Label.TextColor = &c00000000 does not equal black text. Why???

I have several labels that I am using as indicators on a window with a black background.

I’ve discovered that when I set the Label.TextColor to &c00000000, the label text becomes gray (not black).

The closest to actual black I can get is to set Label.TextColor to some very low but non-zero value.

I want the labels to essentially disappear into the black window background when they are not hi-lighted.

Why does the label control refuse to display text as black?

This is happening on Ubuntu & Raspbian Linux if that matters.

Xojo turns text that is &c000000 to the system provided text color so that dark mode works correctly. To disable the auto system-color feature you have to use a slightly off-black as you’ve discovered. Doing so by only one is all that’s necessary, as long as it’s not &c000000.

Edit: It probably shouldn’t happen on systems that don’t support dark mode, but I would guess that feature is why you’re not able to use &c000000 black.

Maybe a bug related to the alpha channel (transparency). Create a sample case and post a bug report.

also with = Color.Black ?
or its because label should be visible and black on block is forbidden.
label have not a .visible property?

colors really need 3 settings

  1. an explicit color ( &c000000 )
  2. a name (like Red or TextColor)
  3. maybe a value like “Default” which, on a supported OS, follows the default for the control (textcolor for labels,text areas, textfields)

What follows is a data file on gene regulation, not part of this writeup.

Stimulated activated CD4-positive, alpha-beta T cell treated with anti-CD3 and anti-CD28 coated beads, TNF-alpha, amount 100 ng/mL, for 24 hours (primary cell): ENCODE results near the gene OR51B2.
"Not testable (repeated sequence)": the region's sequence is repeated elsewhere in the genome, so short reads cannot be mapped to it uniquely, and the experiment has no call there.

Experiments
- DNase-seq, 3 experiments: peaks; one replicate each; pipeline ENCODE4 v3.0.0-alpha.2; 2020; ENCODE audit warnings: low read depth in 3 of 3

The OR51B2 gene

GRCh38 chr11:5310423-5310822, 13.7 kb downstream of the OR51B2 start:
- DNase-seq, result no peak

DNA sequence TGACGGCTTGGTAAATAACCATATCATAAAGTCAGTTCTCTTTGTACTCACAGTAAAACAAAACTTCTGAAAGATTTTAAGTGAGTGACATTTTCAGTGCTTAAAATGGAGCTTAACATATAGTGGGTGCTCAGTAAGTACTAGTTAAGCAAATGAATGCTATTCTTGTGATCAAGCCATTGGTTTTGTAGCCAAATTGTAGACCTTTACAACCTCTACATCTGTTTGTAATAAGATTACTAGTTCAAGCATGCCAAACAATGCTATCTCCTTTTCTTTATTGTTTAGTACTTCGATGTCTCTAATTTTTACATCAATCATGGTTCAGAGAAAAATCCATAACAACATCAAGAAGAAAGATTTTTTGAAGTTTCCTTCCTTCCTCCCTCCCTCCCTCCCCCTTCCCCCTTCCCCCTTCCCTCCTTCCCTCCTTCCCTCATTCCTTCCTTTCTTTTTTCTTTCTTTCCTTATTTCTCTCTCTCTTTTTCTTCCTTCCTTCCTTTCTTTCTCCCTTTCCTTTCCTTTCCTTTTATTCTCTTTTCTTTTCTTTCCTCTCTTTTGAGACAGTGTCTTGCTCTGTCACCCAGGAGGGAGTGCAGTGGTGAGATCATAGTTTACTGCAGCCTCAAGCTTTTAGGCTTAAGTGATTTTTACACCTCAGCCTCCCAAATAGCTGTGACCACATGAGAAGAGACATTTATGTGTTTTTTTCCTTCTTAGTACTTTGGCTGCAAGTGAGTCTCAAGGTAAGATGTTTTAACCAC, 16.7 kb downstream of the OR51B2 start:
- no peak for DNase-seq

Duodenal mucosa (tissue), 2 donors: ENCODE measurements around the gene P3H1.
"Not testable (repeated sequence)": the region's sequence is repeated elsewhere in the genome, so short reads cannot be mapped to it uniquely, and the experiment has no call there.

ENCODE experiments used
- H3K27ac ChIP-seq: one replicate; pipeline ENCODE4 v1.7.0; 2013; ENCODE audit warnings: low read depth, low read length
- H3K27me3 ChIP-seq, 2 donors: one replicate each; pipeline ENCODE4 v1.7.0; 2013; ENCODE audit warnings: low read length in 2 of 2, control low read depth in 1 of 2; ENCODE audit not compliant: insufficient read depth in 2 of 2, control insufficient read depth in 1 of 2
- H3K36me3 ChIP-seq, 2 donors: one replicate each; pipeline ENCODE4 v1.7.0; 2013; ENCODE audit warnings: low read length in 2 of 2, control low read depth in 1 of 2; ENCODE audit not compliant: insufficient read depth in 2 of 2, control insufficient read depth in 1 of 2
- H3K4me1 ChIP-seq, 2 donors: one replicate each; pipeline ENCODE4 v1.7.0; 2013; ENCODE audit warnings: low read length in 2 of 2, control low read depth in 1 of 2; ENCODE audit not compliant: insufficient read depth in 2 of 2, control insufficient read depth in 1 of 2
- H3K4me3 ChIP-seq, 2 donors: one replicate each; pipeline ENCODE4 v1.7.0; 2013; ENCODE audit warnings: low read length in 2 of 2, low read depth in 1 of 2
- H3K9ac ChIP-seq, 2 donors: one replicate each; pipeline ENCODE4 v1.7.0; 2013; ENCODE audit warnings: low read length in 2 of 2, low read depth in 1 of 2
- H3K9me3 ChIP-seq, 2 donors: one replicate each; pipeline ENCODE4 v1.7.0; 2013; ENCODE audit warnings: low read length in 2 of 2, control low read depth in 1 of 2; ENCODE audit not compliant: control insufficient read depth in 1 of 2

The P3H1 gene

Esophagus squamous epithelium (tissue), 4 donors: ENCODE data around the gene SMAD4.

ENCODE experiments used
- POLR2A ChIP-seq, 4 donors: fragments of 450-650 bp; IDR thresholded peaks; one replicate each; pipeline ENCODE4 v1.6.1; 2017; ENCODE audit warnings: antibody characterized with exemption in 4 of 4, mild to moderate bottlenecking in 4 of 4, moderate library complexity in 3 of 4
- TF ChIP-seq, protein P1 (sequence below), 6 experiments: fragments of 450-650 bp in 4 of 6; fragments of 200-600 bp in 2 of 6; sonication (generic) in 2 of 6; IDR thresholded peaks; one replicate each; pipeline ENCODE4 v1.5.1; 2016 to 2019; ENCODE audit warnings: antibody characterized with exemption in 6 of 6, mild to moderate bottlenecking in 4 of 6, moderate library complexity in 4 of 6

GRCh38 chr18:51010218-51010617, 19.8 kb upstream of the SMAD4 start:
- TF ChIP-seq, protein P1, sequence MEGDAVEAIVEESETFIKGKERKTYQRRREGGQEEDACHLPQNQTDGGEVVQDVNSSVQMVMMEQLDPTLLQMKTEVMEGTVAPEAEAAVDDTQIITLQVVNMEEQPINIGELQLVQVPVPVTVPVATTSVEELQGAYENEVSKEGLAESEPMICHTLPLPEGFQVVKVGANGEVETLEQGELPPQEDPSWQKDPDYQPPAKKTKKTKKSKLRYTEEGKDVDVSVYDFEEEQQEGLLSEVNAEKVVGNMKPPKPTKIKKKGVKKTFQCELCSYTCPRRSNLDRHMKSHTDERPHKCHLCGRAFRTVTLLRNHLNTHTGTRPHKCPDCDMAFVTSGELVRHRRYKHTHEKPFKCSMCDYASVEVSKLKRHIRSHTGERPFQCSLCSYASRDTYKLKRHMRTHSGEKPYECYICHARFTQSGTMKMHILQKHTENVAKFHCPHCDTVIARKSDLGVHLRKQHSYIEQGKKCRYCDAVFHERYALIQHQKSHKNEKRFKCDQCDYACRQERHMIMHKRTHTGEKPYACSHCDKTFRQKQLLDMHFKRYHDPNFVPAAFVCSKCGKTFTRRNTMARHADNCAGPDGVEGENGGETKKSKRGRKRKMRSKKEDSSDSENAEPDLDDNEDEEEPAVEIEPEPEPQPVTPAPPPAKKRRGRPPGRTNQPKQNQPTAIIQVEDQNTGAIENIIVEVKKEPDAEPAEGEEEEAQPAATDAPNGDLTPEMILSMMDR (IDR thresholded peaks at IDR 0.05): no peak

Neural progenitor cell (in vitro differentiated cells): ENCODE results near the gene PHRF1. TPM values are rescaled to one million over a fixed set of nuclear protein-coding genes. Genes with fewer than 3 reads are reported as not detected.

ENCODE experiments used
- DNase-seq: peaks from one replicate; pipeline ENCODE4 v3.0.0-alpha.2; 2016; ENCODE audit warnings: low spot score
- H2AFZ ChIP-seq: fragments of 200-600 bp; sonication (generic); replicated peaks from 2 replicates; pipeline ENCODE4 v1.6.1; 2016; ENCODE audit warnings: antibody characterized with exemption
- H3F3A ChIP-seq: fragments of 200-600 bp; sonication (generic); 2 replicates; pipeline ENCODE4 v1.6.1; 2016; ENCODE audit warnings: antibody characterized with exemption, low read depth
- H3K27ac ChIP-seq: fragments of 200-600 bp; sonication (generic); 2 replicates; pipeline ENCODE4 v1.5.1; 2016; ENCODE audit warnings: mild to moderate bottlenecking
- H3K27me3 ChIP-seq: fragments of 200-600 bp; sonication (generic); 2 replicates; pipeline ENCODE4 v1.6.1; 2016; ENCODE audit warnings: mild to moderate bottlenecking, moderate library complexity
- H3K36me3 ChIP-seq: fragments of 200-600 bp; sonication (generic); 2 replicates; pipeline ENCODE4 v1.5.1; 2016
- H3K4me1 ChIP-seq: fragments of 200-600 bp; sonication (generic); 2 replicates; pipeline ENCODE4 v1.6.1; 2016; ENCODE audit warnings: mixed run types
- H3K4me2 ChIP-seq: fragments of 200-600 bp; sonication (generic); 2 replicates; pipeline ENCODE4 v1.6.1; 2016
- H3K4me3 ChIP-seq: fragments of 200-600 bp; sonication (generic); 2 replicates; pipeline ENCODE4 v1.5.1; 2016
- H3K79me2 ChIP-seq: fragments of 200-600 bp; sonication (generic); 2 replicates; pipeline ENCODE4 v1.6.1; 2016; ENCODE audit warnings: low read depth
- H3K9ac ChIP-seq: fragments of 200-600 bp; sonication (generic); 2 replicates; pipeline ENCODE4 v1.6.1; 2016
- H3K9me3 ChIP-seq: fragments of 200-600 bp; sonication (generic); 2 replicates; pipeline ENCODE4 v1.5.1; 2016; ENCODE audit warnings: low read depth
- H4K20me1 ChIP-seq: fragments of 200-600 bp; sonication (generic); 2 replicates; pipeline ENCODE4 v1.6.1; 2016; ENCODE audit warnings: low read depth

this way when you’re in Dark mode on macOS its one color, in light mode its different

Right now &c00000000 serves purpose 3

If you want it to NEVER change from “black” use &c01000000

feedback://showreport?report_id=60758

An “internal color” needs more bits to describe the special features OUTSIDE the RGBA value.

Thanks guys.

I had a suspicion that I was dealing with a “magic number” implementation. I truly hate magic numbers. I agree with Norman that there needs to be some additional metadata like the “Default” he suggests to indicate that the object should track the OS specified color scheme.

&c00000000 really should yield Black, not some undocumented alternate color and/or behavior.

Anyway, my curiosity is assuaged and I’ll add some code to fudge my way around this.

-Wes

OS color support should not be assumed to be 32 bit values :slight_smile:
NSColor represent each component as a CGFloat and so can represent colors that dont have an exact equivalent in a Xojo color
.Net’s “Color” has ScA, ScB, ScG, ScR which are all floats

Xojo doesnt have a color type that maps onto those well as it assumes colors are only 32 bits